By Ben Mirin, CIR
There is no test to obtain an international driver’s license for Japan…but there should be.
The Nanae Town government generously provides a personal car for its Coordinator of International Relations. The privilege of driving it, however, must be earned through several driving lessons on Japanese roads. For a CIR who arrives during the winter, these are especially pragmatic. Nanae’s snowplows are in short supply, and the few that patrol the town don’t disperse salt or other compounds (I’m told it’s for environmental reasons) to help melt the snow that accumulates almost every day.
I have driven in snow; after all, I’m from New England. Outside of this, my experience on American roads would prove more of a hindrance than an asset. Nevertheless, I approached my car with confidence and optimism. Japan is incredibly dynamic, and there are always opportunities for both foreigners and natives to try new things. With two weeks since my initiation as CIR, I was already well trained in embracing such chances with a positive attitude.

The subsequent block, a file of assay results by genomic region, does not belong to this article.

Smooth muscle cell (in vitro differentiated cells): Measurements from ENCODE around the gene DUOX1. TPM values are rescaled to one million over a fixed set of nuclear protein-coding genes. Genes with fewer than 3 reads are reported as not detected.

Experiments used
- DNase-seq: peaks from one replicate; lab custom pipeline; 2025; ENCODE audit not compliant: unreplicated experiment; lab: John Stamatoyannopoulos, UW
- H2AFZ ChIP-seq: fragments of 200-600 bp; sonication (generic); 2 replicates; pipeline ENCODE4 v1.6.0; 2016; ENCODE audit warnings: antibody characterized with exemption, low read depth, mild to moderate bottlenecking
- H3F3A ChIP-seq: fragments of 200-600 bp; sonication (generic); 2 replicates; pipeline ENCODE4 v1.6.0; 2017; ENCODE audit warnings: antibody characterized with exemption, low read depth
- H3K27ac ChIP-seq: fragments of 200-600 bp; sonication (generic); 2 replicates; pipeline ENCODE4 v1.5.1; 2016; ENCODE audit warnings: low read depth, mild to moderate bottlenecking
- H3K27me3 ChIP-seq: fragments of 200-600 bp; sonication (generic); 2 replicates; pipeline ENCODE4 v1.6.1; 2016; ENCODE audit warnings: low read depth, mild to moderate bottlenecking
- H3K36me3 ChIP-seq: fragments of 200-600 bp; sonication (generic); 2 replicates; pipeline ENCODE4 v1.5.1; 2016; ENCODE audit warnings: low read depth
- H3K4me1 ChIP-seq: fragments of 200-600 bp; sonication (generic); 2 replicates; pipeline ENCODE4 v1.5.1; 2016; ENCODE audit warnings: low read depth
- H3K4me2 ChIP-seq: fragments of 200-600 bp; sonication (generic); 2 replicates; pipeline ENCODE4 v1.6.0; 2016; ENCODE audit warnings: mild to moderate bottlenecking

Seeing the car for the first time, I also remembered how Japan is a place of enduring traditions. The one I was to inherit that day was 13 years old, a Suzuki Cultus Crescent that had been passed down among all the CIRs since the job’s inception. From a leftover collection of Whitney’s mix CDs to a collection of scratches from Bobby’s bicycle, it was full of stories. Looking around, I was also glad to see seat belts in the back seat. Japan doesn’t require passengers in the back to wear them, but this is one Japanese practice I don’t expect I will adopt or permit.
Having withstood the trials of 5 different American drivers before me, this time-tested vehicle seemed worthy of my trust…but was I worthy of its keys?